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December 7, 2022updated 16 Aug 2023 9:56am

US scales back plan to ban Chinese semiconductors

Under pressure from businesses, senators have rowed back on plans for an immediate moratorium on Chinese components as the chip war continues.

By Matthew Gooding

US senators have watered down plans to ban the use of Chinese semiconductors by US government agencies and their contractors. The news comes as China has reportedly started to allow American officials to make export control checks on some of its tech businesses which had faced being blacklisted by Washington.

As TSMC announces fresh investments in the US, senators have scaled back plans to control China semiconductors. (Photo by TSMC)

A cross-party bill unveiled in September by Democratic senator Chuck Schumer and a Republican counterpart, John Cornyn, would have required US government departments to immediately stop using chips manufactured by China’s top semiconductor company, SMIC, as well as other companies such as memory producers YMTC and CXMT. But the wording of the legislation has now been changed.

US-China semiconductor restrictions scaled back under pressure from industry

Senators came under from the US Chamber of Commerce and other business groups, which said removing devices built by SMIC and China’s other semiconductor companies would be tricky. Though China’s chipmakers have been restricted from making leading-edge chips by US export controls on chipmaking equipment, they are prolific producers of older, less-powerful chips used in a wide range of electronics.

The US Chamber of Commerce said in a letter released last month that finding and removing these chips from devices would be a massive, time-consuming task for agencies, and would not further US national security. The letter was also signed by trade bodies from the telecommunications and defence industries, both of which rely heavily on Chinese-manufactured devices.

As a result, the bill has been changed. Where agencies and their contractors would have previously been compelled to remove the devices immediately, or in some cases within two years, they will now have a five-year compliance window should the legislation become law.

A spokesperson for Senator Cornyn told Reuters the changes should allow US manufacturers to take advantage of the CHIPS for America funding, a $72bn package approved by the government to support the on-shoring of semiconductor manufacturing. “That funding will allow US and western-allied production to come online to replace the production lost to these Chinese companies,” the spokesperson said.

China allows US export checks on its tech companies

Government departments in the US are already banned from using other Chinese technologies such as Hikvision CCTV cameras and Huawei networking equipment because many Chinese businesses have close ties to the state.

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Recent months have seen Joe Biden’s administration ramp up the China semiconductor trade war, restricting supply of vital manufacturing equipment to companies like SMIC, as well as banning US firms such as Nvidia and AMD from selling AI chips to the Chinese.

But in a sign that relations between Washington and Beijing could be thawing slightly, China is allowing US officials to make export control checks on a number of its tech companies which otherwise faced being added to the banned “entity list” alongside the likes of Hikvision and Huawei. The checks are to ensure these businesses are not using American technology for unauthorised purposes, such as the manufacturing of weapons.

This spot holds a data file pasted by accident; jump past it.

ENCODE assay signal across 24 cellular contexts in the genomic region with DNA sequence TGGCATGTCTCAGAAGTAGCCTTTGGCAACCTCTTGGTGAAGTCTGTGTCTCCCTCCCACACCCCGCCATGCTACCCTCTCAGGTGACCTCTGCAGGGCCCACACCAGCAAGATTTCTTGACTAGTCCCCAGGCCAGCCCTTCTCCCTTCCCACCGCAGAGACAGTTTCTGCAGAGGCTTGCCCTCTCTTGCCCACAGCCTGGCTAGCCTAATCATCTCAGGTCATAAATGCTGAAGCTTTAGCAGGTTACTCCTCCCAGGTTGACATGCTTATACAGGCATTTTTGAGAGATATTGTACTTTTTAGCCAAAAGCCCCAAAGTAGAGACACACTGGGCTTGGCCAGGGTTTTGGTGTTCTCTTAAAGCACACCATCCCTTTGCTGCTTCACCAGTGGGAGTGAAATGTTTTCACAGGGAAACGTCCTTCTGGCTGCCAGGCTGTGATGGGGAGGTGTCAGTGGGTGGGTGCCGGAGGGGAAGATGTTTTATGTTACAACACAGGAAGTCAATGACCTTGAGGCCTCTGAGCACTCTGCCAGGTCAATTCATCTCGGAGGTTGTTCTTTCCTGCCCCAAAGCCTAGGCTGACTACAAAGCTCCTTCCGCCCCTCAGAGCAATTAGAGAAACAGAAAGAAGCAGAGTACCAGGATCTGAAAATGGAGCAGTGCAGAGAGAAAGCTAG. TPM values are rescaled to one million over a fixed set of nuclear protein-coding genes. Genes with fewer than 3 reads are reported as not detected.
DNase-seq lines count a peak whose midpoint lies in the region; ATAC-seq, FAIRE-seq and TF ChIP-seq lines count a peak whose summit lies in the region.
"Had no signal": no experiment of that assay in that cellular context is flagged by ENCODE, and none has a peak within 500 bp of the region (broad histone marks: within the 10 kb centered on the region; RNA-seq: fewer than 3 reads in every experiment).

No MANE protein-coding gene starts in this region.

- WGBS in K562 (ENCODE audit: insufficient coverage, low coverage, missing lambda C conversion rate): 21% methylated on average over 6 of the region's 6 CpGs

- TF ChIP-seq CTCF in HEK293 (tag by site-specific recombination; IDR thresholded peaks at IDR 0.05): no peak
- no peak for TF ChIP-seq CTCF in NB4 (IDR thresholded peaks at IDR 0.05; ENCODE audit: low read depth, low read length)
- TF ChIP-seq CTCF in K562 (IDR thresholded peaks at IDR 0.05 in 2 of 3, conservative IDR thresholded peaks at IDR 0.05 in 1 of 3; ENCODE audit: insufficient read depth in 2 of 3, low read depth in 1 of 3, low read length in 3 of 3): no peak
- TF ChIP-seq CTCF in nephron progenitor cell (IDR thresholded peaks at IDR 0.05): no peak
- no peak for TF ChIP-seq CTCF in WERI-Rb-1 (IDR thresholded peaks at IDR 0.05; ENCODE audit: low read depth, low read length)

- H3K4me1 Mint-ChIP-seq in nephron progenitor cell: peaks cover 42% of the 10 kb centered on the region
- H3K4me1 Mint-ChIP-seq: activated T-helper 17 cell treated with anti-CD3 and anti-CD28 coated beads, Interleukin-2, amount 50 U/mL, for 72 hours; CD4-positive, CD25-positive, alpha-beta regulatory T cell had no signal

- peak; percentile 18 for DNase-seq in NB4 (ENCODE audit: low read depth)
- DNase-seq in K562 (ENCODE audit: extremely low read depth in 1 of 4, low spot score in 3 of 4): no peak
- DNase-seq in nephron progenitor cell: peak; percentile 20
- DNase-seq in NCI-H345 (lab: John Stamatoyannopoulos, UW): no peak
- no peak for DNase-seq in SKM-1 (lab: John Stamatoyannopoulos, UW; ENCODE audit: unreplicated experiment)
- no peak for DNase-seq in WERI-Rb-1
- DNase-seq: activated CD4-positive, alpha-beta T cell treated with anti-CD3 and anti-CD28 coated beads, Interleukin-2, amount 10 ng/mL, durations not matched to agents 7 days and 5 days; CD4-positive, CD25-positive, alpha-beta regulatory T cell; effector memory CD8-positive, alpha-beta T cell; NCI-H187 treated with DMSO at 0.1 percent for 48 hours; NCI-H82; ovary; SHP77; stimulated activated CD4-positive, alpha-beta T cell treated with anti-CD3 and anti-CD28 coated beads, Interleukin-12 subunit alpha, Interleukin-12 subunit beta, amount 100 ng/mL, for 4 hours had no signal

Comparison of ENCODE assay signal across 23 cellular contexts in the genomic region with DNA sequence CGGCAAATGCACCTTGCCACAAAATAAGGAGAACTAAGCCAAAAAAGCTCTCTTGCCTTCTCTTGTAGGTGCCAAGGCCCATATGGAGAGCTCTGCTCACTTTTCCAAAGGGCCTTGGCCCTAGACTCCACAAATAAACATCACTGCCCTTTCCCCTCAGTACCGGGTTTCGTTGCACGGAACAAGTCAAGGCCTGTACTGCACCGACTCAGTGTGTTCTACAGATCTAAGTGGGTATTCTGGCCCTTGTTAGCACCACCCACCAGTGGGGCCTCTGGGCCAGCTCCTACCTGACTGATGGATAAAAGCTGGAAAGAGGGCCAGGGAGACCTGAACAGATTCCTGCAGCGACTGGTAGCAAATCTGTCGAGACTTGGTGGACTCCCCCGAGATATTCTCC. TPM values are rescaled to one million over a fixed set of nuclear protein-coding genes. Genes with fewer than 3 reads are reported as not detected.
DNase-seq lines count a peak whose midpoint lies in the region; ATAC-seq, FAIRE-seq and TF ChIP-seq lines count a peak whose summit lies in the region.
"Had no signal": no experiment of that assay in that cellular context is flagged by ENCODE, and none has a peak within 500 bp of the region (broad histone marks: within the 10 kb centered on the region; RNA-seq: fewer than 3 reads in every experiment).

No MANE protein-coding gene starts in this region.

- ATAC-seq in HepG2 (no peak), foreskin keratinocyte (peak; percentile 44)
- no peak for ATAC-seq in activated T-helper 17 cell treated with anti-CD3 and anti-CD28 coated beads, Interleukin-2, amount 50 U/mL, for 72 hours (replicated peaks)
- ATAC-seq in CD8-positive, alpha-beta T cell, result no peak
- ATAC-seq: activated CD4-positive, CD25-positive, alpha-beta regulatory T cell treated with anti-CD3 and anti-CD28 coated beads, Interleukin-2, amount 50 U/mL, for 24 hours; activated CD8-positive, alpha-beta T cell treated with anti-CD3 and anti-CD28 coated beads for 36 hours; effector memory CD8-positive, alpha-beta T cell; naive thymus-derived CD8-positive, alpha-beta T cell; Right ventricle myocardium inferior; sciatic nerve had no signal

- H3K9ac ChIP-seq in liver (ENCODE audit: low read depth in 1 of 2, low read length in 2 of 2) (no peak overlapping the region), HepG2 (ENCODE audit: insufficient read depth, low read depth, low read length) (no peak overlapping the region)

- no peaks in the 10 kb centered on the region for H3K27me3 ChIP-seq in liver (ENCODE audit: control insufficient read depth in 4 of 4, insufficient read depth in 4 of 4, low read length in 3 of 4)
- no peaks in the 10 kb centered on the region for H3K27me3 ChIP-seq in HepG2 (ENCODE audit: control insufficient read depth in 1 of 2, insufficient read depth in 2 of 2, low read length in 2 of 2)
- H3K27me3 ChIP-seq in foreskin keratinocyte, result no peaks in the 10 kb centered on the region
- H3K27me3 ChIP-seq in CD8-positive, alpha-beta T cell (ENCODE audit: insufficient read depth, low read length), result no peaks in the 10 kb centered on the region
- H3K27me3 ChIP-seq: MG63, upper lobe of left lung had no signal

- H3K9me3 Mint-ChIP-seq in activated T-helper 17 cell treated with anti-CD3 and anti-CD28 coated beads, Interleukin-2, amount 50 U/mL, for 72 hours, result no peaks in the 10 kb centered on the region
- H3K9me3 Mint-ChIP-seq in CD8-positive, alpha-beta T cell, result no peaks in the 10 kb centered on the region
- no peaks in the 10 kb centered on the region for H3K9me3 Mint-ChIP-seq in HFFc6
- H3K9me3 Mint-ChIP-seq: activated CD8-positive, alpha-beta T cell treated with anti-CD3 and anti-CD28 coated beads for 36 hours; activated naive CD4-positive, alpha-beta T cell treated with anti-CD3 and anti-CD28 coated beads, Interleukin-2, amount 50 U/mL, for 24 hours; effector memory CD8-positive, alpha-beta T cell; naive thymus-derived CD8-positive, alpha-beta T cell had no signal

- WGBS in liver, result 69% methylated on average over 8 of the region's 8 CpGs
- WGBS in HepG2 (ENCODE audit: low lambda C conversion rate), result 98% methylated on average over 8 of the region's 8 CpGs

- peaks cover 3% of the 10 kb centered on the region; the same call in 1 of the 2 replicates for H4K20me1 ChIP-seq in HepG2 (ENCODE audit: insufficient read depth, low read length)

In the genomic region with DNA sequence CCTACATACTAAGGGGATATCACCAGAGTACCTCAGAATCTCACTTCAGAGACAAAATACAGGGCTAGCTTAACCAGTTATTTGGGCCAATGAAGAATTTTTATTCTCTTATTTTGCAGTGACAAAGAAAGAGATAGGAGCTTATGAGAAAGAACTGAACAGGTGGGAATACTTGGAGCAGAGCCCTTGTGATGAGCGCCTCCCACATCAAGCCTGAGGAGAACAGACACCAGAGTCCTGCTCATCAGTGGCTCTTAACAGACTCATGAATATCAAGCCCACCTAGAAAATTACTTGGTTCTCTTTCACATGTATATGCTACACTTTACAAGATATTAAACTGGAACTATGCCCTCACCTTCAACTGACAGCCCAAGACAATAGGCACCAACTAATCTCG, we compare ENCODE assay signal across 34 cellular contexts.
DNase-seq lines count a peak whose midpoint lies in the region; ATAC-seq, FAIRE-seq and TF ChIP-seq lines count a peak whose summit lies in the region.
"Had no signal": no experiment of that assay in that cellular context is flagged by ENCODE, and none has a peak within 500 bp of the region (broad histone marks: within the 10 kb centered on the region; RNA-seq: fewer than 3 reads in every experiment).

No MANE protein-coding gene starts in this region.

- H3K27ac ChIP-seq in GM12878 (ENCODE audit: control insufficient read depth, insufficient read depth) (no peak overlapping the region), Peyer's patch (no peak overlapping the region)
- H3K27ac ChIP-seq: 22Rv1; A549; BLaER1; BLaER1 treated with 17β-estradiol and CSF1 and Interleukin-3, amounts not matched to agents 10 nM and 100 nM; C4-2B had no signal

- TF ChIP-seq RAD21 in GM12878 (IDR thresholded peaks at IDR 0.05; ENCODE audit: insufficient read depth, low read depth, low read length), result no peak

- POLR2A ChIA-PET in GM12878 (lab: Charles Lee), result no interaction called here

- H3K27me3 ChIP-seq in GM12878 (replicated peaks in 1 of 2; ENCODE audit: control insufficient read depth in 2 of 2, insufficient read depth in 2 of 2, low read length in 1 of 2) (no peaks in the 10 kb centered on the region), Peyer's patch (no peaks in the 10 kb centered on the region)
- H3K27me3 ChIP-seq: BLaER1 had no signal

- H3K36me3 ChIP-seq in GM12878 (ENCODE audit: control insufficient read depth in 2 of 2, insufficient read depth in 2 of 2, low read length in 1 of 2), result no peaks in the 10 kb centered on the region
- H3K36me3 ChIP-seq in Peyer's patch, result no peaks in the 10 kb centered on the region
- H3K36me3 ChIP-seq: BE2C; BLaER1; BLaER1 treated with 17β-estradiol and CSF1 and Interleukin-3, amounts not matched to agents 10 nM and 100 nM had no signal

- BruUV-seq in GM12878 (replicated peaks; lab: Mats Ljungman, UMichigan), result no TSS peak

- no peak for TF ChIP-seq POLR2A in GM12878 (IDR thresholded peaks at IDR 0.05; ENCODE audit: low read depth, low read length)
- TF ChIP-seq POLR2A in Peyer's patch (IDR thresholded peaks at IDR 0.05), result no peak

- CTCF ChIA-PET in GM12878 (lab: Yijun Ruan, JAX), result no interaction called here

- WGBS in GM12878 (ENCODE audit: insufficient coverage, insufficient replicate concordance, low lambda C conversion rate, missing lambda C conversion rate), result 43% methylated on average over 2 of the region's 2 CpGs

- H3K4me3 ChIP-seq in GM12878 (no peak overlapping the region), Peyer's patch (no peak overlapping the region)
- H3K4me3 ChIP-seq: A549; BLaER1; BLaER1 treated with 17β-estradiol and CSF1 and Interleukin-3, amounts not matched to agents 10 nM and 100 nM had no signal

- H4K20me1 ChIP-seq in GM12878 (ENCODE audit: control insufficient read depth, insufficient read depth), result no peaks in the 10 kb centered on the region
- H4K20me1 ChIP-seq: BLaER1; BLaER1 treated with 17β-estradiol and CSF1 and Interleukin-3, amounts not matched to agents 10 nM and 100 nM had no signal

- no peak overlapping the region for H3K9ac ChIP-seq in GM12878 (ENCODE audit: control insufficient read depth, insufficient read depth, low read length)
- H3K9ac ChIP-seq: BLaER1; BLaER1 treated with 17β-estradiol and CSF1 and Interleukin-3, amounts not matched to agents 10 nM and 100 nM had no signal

“We are seeing better behaviour. Mofcom [the Chinese commerce department] has been more forthcoming,” said Alan Estevez, US commerce under-secretary for industry and security, in comments reported by the FT.

But, he warned: “We’re seeing a change in attitude. It’s not the first time we’ve seen such a change in attitude, so it depends on how long that is sustained.”

The Chinese government reportedly relented under pressure from its own businesses, which are struggling to cope with the tough export controls on top of the wider economic slowdown and China’s strict Covid-19 restrictions.

Meanwhile in the US, TSMC prepares to cash in

As US-China semiconductor tensions continue, one company taking advantage of the CHIPS for America subsidies already is leading manufacturer TSMC, which yesterday held a ceremony to mark the construction of its new $12bn chip foundry in Arizona, while also committing to trebling its investment in the US to $40bn.

At the ceremony, attended by President Biden and CEOs of major TSMC customers, the company said it would build a second plant in Arizona once the first is completed, and expects its US operations to eventually generate revenue of $10bn.

As reported by Tech Monitor, the new fab will initially make 4nm and 5nm chips when it comes online in 2024, to cater for the demand for advanced chips from customers like Apple, AMD and Nvidia, all of which are committed to using the new factory. It will upgrade to TSMC’s cutting-edge 3nm process by 2026.

TSMC says the new factories will create 13,000 supply chain jobs, including 4,500 directly employed by the company. It has already recruited 600 engineers in the US, who will be sent to Taiwan for training.

Apple CEO Tim Cook was among those to welcome the launch of the factory. “We work with TSMC to manufacture the chips that help power our products all over the world,” Cook said. “And we look forward to expanding this work in the years to come as TSMC forms new and deeper roots in America.”

Read more: How to sell a chip to China

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